Three paragraphs before, Traitster said exactly what she meant by “black in the eyes”:

Instead, I’ve been thinking about an anecdote in Tina Fey’s Bossypants. Amy Poehler, then new to “Saturday Night Live,” was engaging in some loud and unladylike vulgarity in the writers’ room when the show’s then-star Jimmy Fallon jokingly told her to cut it out, saying, “It’s not cute! I don’t like it!” In Fey’s retelling, Poehler “went black in the eyes for a second, and wheeled around on him,” forcefully informing him: “I don’t fucking care if you like it.”  [emphasis mine]

 

As far as the “boss who tells them he doesn’t believe in their sexual choices,” how else can she parse the Hobby Lobby decision, and the continued right-wing insistence that single women who have sex are sluts? Allen claims to be befuddled by a sentence (and yes, it’s a long sentence, so maybe it challenged her apparently limited reading comprehension) that was perfectly clear in the context of the article in which it appeared.

There are, of course, many wonderful feminist writers out there. The writing is more informal than that published in the 60s and 70s, but to a large extent that can be placed at the Internet’s feet. The important writers on feminist subjects are likely these days to be bloggers, either at major media sites or independent. There are too many to name; a good place to start is with a blog aggregator like feministblogs.org. There are also a lot of blogs which have a definitely feminist outlook.  Some of them are even by men: one of my favorites, Whatever by John Scalzi, once ran a post on what a feminist looks like. (Among other things, Scalzi has announced a policy of not being part of SF conventions that do not have clearly stated anti-harrassment policies.  One of the upshots of this is that Scalzi’s event in San Diego was not held at Comic-Con, but elsewhere.)

That’s the Internet.  It is the media of the moment in which we live. But women writers in all sorts of media are raising their voices to protest attacks on their reproductive freedom, denounce a culture which excuses rape and other violence against women, expose and object to the inequalities and harassment women are subjected to in the workplace, and so on.

Of course, Allen is just being disingenuous: she begins her piece by saying

I’m not a feminist — that’s an understatement — but I sometimes get nostalgic for feminists.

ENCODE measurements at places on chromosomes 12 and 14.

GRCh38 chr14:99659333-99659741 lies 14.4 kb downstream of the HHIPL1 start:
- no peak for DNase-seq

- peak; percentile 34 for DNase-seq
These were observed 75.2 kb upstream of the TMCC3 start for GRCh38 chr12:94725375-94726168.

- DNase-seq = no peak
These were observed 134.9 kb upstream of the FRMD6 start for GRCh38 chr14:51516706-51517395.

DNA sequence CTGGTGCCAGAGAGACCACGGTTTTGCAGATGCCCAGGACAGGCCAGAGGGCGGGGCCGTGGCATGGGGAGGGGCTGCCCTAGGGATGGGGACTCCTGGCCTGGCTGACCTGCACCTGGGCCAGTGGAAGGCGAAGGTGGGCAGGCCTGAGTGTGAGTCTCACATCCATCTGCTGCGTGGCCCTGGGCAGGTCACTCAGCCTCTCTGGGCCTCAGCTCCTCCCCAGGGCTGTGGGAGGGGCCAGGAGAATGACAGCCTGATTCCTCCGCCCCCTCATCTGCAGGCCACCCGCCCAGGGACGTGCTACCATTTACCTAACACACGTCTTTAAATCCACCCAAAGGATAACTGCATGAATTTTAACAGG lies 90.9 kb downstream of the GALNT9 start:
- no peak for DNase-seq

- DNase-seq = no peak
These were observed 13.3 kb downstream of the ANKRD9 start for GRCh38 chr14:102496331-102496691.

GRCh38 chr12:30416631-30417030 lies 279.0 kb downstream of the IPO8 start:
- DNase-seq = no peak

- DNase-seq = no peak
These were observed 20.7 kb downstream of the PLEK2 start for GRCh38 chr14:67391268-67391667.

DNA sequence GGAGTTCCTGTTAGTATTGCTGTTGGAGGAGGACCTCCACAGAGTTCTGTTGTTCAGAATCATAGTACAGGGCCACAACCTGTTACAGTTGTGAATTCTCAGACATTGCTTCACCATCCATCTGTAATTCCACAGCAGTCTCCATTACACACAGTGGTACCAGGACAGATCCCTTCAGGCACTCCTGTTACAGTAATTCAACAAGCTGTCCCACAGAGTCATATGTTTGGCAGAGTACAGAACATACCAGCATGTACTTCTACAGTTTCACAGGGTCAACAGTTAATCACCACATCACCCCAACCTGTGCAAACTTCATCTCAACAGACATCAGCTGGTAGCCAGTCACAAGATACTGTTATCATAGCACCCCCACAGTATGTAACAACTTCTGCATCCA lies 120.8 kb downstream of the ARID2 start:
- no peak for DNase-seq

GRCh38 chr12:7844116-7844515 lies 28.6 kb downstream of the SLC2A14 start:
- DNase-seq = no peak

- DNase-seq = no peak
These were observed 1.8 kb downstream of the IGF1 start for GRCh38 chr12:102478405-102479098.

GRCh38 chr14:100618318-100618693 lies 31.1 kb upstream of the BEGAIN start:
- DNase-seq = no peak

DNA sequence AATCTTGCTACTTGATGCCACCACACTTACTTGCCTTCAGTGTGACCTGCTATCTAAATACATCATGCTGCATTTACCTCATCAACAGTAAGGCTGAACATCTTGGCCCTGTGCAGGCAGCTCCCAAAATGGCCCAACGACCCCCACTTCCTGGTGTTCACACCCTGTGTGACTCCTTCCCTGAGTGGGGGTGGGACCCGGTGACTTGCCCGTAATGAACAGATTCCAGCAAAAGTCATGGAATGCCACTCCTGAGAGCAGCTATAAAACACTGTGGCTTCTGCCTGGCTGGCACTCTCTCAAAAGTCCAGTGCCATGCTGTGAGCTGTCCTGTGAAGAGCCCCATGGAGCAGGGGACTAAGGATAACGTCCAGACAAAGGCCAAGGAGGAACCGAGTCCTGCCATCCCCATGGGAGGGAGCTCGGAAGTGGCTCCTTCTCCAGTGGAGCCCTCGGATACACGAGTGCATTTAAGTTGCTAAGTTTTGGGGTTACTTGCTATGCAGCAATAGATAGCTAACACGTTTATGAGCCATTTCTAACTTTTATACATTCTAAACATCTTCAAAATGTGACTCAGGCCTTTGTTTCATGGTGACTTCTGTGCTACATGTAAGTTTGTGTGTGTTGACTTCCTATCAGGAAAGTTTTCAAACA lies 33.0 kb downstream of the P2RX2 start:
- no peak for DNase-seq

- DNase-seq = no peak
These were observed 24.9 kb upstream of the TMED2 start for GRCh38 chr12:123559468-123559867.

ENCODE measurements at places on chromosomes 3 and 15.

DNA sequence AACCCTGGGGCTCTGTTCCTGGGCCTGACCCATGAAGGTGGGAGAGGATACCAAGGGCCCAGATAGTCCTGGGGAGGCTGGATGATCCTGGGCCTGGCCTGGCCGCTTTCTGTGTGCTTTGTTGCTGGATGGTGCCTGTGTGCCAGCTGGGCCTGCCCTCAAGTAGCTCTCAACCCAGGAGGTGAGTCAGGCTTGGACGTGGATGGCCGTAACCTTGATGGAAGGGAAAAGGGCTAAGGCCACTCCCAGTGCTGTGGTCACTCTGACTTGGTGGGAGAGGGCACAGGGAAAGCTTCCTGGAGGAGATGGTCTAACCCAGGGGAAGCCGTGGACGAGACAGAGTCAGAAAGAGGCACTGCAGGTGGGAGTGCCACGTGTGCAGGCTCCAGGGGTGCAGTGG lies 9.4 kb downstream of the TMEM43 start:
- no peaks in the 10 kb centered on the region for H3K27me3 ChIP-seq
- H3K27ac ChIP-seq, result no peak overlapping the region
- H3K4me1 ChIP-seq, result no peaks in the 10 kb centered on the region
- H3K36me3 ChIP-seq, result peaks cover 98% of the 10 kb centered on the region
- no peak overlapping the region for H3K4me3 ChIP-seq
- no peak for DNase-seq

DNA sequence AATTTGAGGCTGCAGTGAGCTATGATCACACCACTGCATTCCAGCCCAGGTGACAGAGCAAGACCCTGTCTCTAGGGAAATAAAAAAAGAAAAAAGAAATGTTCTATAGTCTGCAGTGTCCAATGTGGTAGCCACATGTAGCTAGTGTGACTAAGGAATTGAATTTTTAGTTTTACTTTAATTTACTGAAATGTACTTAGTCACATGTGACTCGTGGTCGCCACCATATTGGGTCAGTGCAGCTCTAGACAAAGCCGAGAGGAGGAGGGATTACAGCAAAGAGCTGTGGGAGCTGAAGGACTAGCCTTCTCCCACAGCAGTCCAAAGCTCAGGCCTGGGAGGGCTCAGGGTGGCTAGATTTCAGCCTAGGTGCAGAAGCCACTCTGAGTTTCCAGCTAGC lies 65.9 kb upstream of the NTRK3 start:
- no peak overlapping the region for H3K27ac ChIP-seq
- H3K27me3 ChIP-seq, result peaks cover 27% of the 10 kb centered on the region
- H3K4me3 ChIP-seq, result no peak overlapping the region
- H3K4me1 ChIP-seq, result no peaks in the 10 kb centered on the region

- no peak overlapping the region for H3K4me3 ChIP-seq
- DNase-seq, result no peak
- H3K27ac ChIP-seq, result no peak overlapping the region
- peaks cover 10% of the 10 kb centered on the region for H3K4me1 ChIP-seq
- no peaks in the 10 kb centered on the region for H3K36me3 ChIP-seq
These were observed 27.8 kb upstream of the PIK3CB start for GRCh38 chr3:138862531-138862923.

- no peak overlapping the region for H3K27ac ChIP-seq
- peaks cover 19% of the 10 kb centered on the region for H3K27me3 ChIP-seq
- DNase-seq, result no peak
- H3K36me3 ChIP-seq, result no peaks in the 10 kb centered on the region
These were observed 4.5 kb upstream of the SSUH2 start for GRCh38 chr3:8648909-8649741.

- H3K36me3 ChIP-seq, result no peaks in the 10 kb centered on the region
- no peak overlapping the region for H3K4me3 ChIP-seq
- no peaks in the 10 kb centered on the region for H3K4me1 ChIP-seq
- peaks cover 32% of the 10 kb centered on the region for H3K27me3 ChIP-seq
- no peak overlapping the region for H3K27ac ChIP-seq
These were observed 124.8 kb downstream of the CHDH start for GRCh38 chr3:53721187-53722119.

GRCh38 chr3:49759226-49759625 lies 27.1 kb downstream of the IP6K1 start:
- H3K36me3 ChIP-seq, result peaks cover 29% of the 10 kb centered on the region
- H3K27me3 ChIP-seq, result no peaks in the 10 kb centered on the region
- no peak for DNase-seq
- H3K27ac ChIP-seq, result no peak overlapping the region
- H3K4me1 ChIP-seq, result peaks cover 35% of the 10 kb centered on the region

Not today’s feminists, though, but the feminists of yore — of what’s called “the Second Wave,” the radical women’s movement of the 1960s and early 1970s. It’s not that I agreed with what those Second Wave feminists advocated: It mostly consisted of throwing away your makeup, ditching your husband, and going to live in an all-women, macrobiotic-diet “collective.”

It was because those old gals could write. Their ideas might have been repellent, but they expressed them in bell-clear, eloquent English that any professional writer would envy. [emphasis mine]

 

(Note her disdain for the very writers she purports to praise: they clearly are not “professional writers.”)

I’ve read a lot of “Second Wave” feminist works, and yes, they are brilliant, but the writing is not the uniform marvel that Allen would have you believe.  There is a lot of pedestrian writing in Betty Friedan’s work, for example. That does not matter to Allen.  She cherrypicks lyrical and moving passages out of important feminist works, and contrasts that with one sentence taken out of context from an informal editorial piece by one writer. On the basis of that, she is willing to dismiss all feminists today as dolts.

Allen ends with

Now, I don’t believe a thing those Second-Wavers wrote. I don’t want to bash the male sex, quit cooking for my husband, or start a revolution. But I’d rather read their writings than the sloppy prose that today’s wave of feminists produces. [emphasis mine]

 

In the end what Allen really objects to are the ideas that feminist writers have been promulgating. Our ideas are “repellent.”  In the 70s, she would have written the same article, deriding the same writers that she now praises for their incoherent ranting.

There’s just no pleasing some people.  Especially anti-feminists.

Some things to think about. (More links.)

Senior NSA official claims that we live a police state.

Blackmail as part of the NSA’s playbook.  I thought that went away when J. Edgar Hoover died, but then I have always been naive.

Tom Engelhardt’s Requiem for America.  Engelhardt’s saying a lot of what I have thought over the past couple of years, only much more eloquently.  I want my country back, damn it, but that’s not going to happen.

(Hat tip to Mike the Mad Biologist for the foregoing.)

From slacktivist: A Good Joke Can Change The World.